Ergo Tips

How to sit at a computer:  Useful Advise


STEP 1: Your Chair

                      Push your hips as far back as they can go in the chair.

                      Adjust the seat height so your feet are flat on the floor and your knees equal to, or slightly lower than, your hips.

                      Adjust the back of the chair to a 100-110 reclined angle. Make sure your upper and lower back are supported. Use inflatable cushions or small pillows if necessary. If you have an active back mechanism on your chair, use it to make frequent position changes.

                      Adjust the armrests (if fitted) so that your shoulders are relaxed. If your armrests are in the way, remove them.

STEP 2: Your Keyboard

An articulating keyboard tray can provide optimal positioning of input devices. However, it should accommodate the mouse, enable leg clearance, and have an adjustable height and tilt mechanism. The tray should not push you too far away from other work materials, such as your telephone.

                      Pull up close to your keyboard.

                      Position the keyboard directly in front of your body.

                      Determine what section of the keyboard you use most frequently, and readjust the keyboard so that section is centered with your body.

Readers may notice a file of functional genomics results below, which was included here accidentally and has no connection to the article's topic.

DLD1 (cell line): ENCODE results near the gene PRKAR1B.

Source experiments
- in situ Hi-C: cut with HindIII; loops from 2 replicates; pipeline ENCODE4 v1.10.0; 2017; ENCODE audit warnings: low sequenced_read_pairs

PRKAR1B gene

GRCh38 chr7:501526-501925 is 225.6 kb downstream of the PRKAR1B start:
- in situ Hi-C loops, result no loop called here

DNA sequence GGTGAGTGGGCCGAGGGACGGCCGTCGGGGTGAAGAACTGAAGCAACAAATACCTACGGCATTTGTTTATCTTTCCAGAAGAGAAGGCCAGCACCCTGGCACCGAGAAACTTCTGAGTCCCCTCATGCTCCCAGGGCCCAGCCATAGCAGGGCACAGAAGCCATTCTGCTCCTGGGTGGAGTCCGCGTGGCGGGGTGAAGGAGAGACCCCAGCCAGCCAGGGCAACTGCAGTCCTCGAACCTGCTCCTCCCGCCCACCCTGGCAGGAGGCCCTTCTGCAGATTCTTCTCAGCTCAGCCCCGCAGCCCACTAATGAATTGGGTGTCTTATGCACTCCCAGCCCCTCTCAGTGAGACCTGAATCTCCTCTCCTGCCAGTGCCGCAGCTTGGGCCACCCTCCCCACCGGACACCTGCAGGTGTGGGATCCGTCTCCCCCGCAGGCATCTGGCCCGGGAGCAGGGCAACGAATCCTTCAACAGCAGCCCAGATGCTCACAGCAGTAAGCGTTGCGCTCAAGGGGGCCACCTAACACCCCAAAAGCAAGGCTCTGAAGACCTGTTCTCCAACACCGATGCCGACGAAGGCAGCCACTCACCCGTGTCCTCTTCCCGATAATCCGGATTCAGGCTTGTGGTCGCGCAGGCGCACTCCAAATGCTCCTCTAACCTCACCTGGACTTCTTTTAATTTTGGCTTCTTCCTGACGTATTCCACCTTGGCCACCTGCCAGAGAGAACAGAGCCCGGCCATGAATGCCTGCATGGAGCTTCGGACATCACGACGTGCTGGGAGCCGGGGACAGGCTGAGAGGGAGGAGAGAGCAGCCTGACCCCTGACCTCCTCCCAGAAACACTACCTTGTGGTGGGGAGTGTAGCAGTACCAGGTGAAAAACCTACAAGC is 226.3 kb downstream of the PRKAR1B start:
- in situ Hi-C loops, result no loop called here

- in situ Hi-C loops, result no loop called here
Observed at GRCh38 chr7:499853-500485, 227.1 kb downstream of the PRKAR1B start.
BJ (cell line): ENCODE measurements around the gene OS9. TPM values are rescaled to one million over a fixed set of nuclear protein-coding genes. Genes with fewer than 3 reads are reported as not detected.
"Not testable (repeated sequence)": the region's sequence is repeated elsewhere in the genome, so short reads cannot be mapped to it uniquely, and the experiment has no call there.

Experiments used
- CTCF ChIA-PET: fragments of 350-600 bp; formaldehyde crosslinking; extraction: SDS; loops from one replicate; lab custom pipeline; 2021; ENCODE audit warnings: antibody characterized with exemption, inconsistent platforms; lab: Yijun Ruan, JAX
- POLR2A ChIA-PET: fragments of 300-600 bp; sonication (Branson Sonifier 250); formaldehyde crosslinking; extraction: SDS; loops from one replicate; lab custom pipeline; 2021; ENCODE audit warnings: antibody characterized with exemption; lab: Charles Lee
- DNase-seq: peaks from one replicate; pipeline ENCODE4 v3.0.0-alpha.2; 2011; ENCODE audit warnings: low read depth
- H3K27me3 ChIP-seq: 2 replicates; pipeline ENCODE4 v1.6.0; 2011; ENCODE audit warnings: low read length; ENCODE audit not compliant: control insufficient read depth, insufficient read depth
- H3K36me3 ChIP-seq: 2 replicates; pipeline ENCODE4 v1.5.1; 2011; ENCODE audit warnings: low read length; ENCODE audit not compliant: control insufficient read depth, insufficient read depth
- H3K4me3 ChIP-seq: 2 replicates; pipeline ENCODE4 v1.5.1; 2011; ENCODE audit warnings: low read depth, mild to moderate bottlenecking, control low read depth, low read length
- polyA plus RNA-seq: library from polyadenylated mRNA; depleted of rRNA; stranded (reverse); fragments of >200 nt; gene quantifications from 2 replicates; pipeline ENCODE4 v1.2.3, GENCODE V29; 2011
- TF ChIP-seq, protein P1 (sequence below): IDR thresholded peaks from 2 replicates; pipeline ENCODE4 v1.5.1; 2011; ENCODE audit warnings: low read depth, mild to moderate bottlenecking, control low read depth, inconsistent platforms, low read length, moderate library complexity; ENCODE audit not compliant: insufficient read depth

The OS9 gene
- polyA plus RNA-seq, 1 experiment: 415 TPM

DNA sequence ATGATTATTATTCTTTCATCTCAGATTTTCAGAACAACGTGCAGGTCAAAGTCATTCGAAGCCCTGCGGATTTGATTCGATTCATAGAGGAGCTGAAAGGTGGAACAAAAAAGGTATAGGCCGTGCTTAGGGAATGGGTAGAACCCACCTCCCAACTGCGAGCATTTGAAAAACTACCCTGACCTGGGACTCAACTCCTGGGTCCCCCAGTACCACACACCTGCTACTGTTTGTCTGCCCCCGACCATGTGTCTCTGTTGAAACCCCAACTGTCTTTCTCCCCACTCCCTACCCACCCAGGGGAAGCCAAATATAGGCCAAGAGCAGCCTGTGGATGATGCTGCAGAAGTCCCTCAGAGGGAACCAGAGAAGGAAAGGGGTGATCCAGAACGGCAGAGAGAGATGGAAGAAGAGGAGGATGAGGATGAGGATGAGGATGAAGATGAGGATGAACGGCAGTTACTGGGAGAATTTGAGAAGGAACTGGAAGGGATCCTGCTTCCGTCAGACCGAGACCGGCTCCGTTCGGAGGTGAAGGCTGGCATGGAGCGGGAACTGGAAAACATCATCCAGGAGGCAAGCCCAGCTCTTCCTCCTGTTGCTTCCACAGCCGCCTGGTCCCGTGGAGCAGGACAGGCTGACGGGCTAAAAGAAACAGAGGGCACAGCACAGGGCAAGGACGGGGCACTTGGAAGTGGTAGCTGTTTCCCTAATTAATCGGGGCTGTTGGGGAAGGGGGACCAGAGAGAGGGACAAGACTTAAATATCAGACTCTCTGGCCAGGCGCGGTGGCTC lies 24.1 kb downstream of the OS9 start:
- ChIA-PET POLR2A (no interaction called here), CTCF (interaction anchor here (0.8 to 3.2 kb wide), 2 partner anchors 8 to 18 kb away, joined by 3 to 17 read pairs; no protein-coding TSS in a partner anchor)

Adjust the keyboard height so that your shoulders are relaxed, your elbows are in a slightly open position (100 to 110), and your wrists and hands are straight.

                      The tilt of your keyboard is dependent upon your sitting position. Use the keyboard tray mechanism, or keyboard feet, to adjust the tilt. If you sit in a forward or upright position, try tilting your keyboard away from you at a negative angle. If you are reclined, a slight positive tilt will help maintain a straight wrist position.

                      Wrist rests can help to maintain neutral postures and pad hard surfaces. However, the wrist rest should only be used to rest the palms of the hands between keystrokes. Resting on the wrist rest while typing is not recommended. Avoid using excessively wide wrist rests, or wrist rests that are higher than the space bar of your keyboard.